Help Getting To Your Appointment

Help Getting To Your Appointment

Most people make their own arrangements for getting to their appointments at Vine Medical Group. Not everyone has a car, or can walk long distances, and so many people ask a relative or friend for a lift, use public transport or taxis, or use other options such as Community Transport or voluntary groups.

What if I can’t afford to get to my appointment?
The Healthcare Travel Costs Scheme can help those on low incomes. The scheme covers travel costs if you or your partner receives income-related benefits such as:

  • Income support
  • Income-based Jobseeker’s Allowance, or you are awarded Universal Credit
  • Income-related Employment and Support Allowance
  • Pension Credit Guarantee Credit
  • You are named in, or entitled to (use your award as evidence), a NHS tax credit exemption certificate
  • You have low income and are named on certificate, you should complete form HC1 available from your local hospital or Jobcentre Plus offices.

Can I have NHS patient transport?
There are national rules governing who can receive NHS (non-emergency) patient transport to get to or from appointments. The patient transport service is for patients with a health condition that stops them travelling to or from a medical appointment by any other means, e.g. stretcher-bound or vulnerable because of specific intense medical treatment. PTS is a vital resource for those that need it and cannot be operated as an alternative to avoid inconvenience or the cost of parking.
Note: NHS staff must regularly review access to patient transport. If you have had transport in the past, this does not always mean you will always receive it – you may have been given transport in error, or your health needs may have changed over time.

Can I appeal against a ‘not eligible’ decision?
The eligibility criteria applied is quite clear, but if you feel you have special or exceptional circumstances that are not covered in the eligibility process you may make an appeal via email SOUTHCSU.PTS@nhs.net or by phone 023 8062 7615.

Useful sources of support:


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Consider the range of services available to you and use the NHS responsibly.

Be prepared to care for yourself with a well-stocked medicine cabinet and plenty of rest.

  • cough or cold
  • upset stomach
  • pain or headache
  • cuts and grazes
  • sore throat (but if for two weeks or more contact your GP)

For health advice, visit nhs.uk.

Your local Pharmacist is a trained medicine expert who can dispense and advise you on the safe use of prescription, repeat prescription and over-the-counter medicines. Most pharmacies are open until late and at weekends, and they all have a private area where you can talk to a Pharmacist in confidence. You don’t need to book an appointment to see a Pharmacist.

  • Ask for advice on ailments, medicines and healthier living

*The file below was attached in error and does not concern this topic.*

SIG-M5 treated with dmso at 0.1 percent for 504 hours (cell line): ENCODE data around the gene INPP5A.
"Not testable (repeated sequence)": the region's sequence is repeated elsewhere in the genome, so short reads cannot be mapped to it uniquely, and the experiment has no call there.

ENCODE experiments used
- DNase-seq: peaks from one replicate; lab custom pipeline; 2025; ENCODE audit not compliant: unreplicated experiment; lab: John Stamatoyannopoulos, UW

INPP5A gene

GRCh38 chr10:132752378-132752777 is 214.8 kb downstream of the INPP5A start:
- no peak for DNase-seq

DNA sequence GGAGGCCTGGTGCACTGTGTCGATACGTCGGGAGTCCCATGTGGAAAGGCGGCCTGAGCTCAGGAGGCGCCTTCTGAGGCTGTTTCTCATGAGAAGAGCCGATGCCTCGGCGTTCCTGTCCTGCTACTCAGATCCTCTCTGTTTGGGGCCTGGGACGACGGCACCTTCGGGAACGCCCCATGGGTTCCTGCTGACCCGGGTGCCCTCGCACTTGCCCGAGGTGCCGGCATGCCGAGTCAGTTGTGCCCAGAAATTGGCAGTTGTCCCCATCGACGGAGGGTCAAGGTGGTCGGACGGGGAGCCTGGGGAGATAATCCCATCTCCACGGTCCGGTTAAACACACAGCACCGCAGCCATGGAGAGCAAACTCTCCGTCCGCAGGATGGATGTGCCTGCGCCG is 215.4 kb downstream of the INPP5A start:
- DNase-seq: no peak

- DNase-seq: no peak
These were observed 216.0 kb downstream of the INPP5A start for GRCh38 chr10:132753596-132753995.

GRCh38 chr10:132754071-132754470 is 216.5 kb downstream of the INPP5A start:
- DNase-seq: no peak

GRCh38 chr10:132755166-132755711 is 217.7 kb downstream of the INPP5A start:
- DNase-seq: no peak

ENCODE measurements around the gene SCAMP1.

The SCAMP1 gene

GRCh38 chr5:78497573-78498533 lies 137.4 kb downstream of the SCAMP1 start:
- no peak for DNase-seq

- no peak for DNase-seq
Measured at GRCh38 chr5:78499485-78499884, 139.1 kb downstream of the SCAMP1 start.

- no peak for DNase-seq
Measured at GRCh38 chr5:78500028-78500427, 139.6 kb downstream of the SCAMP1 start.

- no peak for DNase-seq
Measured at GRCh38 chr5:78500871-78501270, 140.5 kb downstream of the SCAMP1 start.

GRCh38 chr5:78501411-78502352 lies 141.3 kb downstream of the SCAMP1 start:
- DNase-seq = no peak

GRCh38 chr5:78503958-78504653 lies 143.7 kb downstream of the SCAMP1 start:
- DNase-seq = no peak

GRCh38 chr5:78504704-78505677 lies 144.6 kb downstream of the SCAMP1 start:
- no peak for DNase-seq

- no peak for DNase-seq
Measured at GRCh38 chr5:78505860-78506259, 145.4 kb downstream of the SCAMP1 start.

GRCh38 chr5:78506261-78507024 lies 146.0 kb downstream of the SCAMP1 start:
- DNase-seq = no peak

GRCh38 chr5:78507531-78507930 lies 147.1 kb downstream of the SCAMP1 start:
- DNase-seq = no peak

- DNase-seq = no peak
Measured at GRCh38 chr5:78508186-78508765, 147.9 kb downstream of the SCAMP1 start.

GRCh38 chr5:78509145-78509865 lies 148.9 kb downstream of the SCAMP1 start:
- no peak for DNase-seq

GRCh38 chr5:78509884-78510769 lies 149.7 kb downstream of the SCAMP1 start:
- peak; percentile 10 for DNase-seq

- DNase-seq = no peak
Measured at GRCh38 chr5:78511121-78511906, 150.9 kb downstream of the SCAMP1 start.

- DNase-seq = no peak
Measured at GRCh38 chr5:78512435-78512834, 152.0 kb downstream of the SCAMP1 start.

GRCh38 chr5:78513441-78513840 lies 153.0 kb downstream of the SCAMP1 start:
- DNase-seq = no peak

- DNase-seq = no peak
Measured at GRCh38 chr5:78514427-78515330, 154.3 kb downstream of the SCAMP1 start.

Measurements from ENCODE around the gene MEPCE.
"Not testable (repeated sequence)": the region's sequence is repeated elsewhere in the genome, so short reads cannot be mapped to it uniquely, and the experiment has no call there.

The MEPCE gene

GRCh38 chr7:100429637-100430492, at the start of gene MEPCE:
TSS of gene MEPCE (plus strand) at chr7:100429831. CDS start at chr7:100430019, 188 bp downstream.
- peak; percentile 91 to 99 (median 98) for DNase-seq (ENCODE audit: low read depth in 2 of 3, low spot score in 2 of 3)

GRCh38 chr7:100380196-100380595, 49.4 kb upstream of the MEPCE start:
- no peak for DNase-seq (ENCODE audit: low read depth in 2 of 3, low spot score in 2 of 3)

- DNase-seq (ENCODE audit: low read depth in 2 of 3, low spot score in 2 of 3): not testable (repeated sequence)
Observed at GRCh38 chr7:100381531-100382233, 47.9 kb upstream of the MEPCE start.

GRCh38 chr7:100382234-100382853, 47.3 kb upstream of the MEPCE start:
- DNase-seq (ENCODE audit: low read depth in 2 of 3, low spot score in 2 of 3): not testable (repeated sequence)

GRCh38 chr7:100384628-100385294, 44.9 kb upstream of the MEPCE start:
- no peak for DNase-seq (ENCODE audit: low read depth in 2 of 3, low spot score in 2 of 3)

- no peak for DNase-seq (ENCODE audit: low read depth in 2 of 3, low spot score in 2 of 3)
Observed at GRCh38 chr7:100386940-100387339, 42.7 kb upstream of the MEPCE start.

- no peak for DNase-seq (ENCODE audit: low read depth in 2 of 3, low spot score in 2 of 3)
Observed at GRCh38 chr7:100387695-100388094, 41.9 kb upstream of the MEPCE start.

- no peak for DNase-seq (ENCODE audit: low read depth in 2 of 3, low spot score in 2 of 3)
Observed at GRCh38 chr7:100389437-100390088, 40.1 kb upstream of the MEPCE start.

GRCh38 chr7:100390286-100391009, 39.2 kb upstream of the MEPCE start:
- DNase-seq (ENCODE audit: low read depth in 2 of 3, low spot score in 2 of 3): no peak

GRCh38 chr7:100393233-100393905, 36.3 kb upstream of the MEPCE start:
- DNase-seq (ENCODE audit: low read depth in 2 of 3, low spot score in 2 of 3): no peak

• Queries about medication, dosage, type or suitability plus urgent requests or if related to hospital discharge
  • repeat prescription
  • sore eyes (but if persists go to optician)
  • runny nose
  • diarrhoea
  • bite or sting

GPs deal with a whole range of health problems including:

  • Conditions that can't be treated with over the counter medication or advice from a Pharmacist
  • Coughs lasting more than three weeks
  • New moles appearing or existing moles changing shape, size or colour

They also provide health education, offer advice on smoking and diet, run clinics, give vaccinations and carry out simple surgical operations. A range of health care professionals work at GP practices, including GPs, nurses, healthcare assistants, practice managers, receptionists and other staff. Practices also work closely with health visitors, midwives, mental health services and social care services. If the health professional you see cannot deal with a problem, then you’ll usually be referred to a hospital for tests, treatment, or to see a consultant with specialist knowledge.

NHS 111 is there for you when you have a healthcare need that is not life threatening. It is available 24 hours a day, 365 days a year.

  • If you think you need to go to hospital
  • If you don’t know the most suitable place to go or call
  • If you don’t have a GP to call or if your GP practice is closed
  • If you need advice or reassurance about what to do

Available 24 hours a day, every day. Click here for NHS 111 online.

If you have a non-life-threatening illness or injury, there are lots of ways you can access advice and care without going to an Emergency Department. This allows emergency staff to concentrate on people with serious, life-threatening conditions and will save you a potentially long wait. Visit for same day, urgent, minor injuries or illness when your GP practice is unavailable, such as such as sprains and suspected broken bones

  • fractures and lacerations
  • insect and animal bites
  • stitches (sutures)
  • dressing care
  • minor cuts and bruises
  • minor burns and strains

Emergency department or call 999. Only for very serious or life-threatening situations. If you are unsure, call NHS 111.

Click here to find out when to call 999.